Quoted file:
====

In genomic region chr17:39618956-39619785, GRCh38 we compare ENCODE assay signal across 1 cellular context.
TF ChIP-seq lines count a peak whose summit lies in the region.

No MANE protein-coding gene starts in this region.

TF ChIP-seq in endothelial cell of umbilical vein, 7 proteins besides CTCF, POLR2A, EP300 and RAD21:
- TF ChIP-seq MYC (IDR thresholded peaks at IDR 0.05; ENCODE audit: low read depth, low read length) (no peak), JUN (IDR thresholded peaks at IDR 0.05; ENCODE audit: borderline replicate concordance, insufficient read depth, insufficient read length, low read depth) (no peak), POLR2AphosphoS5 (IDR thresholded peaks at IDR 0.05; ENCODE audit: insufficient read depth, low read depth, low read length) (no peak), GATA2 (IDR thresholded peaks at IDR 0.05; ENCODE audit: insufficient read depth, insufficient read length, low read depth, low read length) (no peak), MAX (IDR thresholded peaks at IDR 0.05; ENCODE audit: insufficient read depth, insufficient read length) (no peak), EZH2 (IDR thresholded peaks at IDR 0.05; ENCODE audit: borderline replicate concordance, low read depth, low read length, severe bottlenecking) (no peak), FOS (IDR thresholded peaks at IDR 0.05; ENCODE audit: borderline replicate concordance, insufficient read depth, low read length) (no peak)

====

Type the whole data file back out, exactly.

In genomic region chr17:39618956-39619785, GRCh38 we compare ENCODE assay signal across 1 cellular context.
TF ChIP-seq lines count a peak whose summit lies in the region.

No MANE protein-coding gene starts in this region.

TF ChIP-seq in endothelial cell of umbilical vein, 7 proteins besides CTCF, POLR2A, EP300 and RAD21:
- TF ChIP-seq MYC (IDR thresholded peaks at IDR 0.05; ENCODE audit: low read depth, low read length) (no peak), JUN (IDR thresholded peaks at IDR 0.05; ENCODE audit: borderline replicate concordance, insufficient read depth, insufficient read length, low read depth) (no peak), POLR2AphosphoS5 (IDR thresholded peaks at IDR 0.05; ENCODE audit: insufficient read depth, low read depth, low read length) (no peak), GATA2 (IDR thresholded peaks at IDR 0.05; ENCODE audit: insufficient read depth, insufficient read length, low read depth, low read length) (no peak), MAX (IDR thresholded peaks at IDR 0.05; ENCODE audit: insufficient read depth, insufficient read length) (no peak), EZH2 (IDR thresholded peaks at IDR 0.05; ENCODE audit: borderline replicate concordance, low read depth, low read length, severe bottlenecking) (no peak), FOS (IDR thresholded peaks at IDR 0.05; ENCODE audit: borderline replicate concordance, insufficient read depth, low read length) (no peak)